When people experience depression or other challenges, they sometimes reach out for ways to feel differently that have other negative consequences. They might choose alcohol, substances, food, disconnecting from support, busyness or other ways to make the feelings of discomfort temporarily go away. The problem is of course that you now not only have the depression to deal with, you have other impacts happening in your life you don’t want. For instance, trying to deal with anxiety or depression and a hangover is awful.

Once you get in the habit of using these coping mechanisms they can be really hard to let go of. If this is happening it is really important to seek specialised help so that you can learn new ways of working with your feelings.

It takes practice
We live in a world that demands quick fixes and outcomes. There aren’t quick fixes when it comes to our well-being and learning about who we really are. It is important to remember that it can take time to unlearn ways of being that might have worked for us in the past but that we want to now change. It is not the same for everyone. Everyone’s time frame is unique.

Be gentle with yourself
How we talk to ourselves matters. We often talk to ourselves in a way that we would never dare talk to a friend or someone that we cared about. It can make a big difference when you learn to be kinder to yourself with every little choice you make, as well as what you are saying to yourself.

Maybe you have had experiences in your life from when you were little that taught you that you had to be harsh or that you didn’t deserve kindness and love. Learning to be gentle with yourself can be life-changing.

Invite it in and see what it needs from you.
If depression continues to hang around and knock on our door, it can be useful to invite it in and ask it what it needs of us. This is a technique used by skilled therapeutic practitioners that can be a game changer for people experiencing depression.

Some Final Quick Tips

Before you read this, please be assured that this is no way suggesting that these tips will magically make depression disappear. That would be minimising your experience.

What is suggested here is a guide and a practice that with time can be useful tools alongside other supports.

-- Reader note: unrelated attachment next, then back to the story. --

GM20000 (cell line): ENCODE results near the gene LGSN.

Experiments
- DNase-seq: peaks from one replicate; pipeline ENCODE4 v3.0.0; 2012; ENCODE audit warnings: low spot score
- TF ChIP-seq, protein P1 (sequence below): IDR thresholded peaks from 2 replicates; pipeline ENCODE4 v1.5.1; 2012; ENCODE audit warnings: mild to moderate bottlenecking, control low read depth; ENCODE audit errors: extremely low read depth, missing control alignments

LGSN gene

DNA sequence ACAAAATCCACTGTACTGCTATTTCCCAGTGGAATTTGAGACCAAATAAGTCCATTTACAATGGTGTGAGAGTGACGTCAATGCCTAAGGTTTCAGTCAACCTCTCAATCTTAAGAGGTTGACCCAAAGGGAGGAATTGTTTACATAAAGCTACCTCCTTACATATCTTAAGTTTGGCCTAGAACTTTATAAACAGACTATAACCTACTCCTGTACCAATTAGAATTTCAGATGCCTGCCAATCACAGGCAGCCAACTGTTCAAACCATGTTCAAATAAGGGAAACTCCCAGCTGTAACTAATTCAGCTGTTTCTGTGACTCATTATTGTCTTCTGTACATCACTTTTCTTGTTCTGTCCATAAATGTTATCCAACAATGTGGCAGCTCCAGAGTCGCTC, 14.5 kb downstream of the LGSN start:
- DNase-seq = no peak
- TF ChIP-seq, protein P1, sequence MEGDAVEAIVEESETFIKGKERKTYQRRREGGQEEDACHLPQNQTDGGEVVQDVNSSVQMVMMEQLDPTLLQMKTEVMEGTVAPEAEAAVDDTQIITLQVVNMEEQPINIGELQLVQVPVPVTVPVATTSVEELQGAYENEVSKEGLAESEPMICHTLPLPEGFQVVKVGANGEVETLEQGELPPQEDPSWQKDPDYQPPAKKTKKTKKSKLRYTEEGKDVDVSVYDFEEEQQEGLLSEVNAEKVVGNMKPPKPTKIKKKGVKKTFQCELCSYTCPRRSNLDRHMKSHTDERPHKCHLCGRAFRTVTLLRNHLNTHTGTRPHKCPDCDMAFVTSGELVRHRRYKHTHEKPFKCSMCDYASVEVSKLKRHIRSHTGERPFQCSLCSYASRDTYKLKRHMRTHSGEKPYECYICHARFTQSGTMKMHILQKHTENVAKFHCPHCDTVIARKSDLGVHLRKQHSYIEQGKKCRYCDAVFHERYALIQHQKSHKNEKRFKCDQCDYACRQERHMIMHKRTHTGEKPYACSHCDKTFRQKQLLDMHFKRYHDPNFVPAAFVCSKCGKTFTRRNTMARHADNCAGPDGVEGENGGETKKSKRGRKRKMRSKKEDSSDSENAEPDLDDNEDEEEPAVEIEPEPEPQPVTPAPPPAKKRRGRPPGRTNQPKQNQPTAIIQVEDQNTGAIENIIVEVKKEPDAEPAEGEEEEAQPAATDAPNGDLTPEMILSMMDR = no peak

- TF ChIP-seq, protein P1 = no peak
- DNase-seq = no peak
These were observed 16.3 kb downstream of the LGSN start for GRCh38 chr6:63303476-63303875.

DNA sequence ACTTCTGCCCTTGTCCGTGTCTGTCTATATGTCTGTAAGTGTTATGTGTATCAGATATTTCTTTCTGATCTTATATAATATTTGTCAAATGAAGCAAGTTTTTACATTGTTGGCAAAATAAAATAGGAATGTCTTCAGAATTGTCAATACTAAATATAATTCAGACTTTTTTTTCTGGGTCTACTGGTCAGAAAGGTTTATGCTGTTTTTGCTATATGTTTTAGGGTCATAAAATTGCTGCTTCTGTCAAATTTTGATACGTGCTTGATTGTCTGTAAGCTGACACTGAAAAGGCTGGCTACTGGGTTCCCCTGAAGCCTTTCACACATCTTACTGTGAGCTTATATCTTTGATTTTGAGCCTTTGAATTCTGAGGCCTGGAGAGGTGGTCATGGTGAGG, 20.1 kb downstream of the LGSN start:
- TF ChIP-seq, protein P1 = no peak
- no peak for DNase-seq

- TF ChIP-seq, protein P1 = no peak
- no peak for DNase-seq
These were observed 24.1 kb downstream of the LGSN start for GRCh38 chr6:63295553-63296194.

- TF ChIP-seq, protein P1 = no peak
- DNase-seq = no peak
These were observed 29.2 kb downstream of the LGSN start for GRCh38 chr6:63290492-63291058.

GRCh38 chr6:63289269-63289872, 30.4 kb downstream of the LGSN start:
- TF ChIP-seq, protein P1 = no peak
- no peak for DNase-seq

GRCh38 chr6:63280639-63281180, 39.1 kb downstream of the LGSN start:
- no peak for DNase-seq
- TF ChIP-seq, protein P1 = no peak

The self-talk suggestions are more effective when they have been experienced repeatedly and sometimes this needs to be in partnership with a trained professional. But it is worth starting today.

Something to practice:
Sometimes our mind can take us in the past or the future. It is really useful for our well-being to stay as grounded in the present as much as we can, choosing our thought ventures as much as possible.

This isn’t that we never think of the past or future, only that we practice being able to choose our thoughts. In order to do this, we need to practice grounding ourselves in the present, which can be achieved with a practice called mindfulness.

Take off your shoes and spend some time feeling the floor touching your feet. Notice where the floor touches your feet and how it feels. Take time to press each toe into the floor. Notice where you feel tension and where you don’t. Is the ground smooth or bumpy? Cold or warm? Focus your mind on nothing but what is happening with your feet on the ground. Slow things down as much as you can.

You might notice thoughts popping into your head. No need to get cross with them (or you). Just notice them there and bring your attention back to your toes and the feeling of them touching the floor, right here, right now.

Doing this doesn’t need to change how you feel. Just practice noticing.

You might not be up to it, but if you are, then get outside and feel the grass or sand beneath your toes. Feel the sun on your skin. If you can, head out for a walk. Even just around your house or around the block. The important thing is to only do what is achievable for you at the time.

Whether you are outside or inside, take a few slow deep breaths and remind yourself:

  • It is ok to not feel ok. I might not want it or like it, but it is ok because it is how I feel
  • I have feelings (even if it is numbness) but I am more than those feelings
  • All things pass
  • Change can take time and little changes make a difference
  • I deserve kindness
  • I will get through this.

If you only choose one of these to repeat and that is all you can do today, then that is enough.

Most importantly, always take care of yourself. Reach out for help if you need it. If you are ever having thoughts of hurting yourself or thoughts of suicide then you need to tell someone today. Call the 24-hour support service at Lifeline on 13 11 14, speak with your GP or another helping professional.

At Seeds of Life Counselling, you will find a place you can find a way through. Call and make an appointment today.

Australian Bureau of Statistics, ‘4364.0.55.001 – National Health Survey: First Results, 2014-15’,

Please reach out